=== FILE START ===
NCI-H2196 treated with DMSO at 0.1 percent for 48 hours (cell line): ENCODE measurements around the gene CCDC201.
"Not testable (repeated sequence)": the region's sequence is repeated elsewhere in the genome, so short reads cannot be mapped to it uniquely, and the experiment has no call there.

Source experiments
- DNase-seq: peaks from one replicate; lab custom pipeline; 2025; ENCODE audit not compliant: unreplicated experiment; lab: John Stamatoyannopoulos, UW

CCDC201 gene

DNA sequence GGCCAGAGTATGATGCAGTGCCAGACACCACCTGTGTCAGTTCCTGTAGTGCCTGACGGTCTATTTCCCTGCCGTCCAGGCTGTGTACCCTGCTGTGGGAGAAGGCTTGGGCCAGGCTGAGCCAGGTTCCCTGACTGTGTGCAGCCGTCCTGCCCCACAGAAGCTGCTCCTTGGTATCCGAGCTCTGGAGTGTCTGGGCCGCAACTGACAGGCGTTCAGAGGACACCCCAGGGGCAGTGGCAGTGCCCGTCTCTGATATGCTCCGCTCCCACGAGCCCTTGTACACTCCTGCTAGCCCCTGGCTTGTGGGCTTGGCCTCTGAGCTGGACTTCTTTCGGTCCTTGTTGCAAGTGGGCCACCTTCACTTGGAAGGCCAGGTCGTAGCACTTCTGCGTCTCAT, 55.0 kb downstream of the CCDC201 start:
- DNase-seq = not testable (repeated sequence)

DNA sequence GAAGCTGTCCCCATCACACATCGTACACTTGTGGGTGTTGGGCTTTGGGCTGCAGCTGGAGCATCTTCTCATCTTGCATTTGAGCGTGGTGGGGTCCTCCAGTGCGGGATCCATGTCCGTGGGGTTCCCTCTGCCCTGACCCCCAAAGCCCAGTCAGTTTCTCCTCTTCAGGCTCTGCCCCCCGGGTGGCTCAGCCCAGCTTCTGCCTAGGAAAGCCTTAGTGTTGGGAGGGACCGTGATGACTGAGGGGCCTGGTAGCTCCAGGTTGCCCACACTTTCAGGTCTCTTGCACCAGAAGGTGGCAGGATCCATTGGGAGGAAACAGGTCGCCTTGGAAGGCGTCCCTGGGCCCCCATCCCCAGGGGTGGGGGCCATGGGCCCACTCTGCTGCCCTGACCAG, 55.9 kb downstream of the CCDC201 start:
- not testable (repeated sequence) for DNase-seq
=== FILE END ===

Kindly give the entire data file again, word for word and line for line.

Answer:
NCI-H2196 treated with DMSO at 0.1 percent for 48 hours (cell line): ENCODE measurements around the gene CCDC201.
"Not testable (repeated sequence)": the region's sequence is repeated elsewhere in the genome, so short reads cannot be mapped to it uniquely, and the experiment has no call there.

Source experiments
- DNase-seq: peaks from one replicate; lab custom pipeline; 2025; ENCODE audit not compliant: unreplicated experiment; lab: John Stamatoyannopoulos, UW

CCDC201 gene

DNA sequence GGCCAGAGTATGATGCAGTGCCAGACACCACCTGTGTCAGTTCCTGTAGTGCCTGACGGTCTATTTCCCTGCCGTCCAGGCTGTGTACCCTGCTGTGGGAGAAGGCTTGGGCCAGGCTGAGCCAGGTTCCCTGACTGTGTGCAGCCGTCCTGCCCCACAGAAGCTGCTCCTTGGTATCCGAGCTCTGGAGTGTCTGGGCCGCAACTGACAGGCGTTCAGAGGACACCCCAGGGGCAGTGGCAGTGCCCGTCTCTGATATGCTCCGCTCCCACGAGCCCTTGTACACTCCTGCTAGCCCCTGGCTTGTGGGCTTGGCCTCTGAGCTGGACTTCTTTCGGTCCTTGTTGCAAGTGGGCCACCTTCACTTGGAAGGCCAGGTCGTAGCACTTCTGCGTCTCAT, 55.0 kb downstream of the CCDC201 start:
- DNase-seq = not testable (repeated sequence)

DNA sequence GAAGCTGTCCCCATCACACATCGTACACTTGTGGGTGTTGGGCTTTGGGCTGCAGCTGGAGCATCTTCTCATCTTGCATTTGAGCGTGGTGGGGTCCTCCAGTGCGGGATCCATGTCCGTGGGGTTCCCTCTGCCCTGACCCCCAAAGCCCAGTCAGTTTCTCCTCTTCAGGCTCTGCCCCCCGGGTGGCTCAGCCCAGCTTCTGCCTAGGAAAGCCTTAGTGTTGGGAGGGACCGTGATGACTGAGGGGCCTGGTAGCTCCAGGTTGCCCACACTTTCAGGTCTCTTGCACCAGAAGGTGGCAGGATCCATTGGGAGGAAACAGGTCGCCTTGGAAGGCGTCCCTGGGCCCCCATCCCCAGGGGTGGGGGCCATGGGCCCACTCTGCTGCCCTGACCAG, 55.9 kb downstream of the CCDC201 start:
- not testable (repeated sequence) for DNase-seq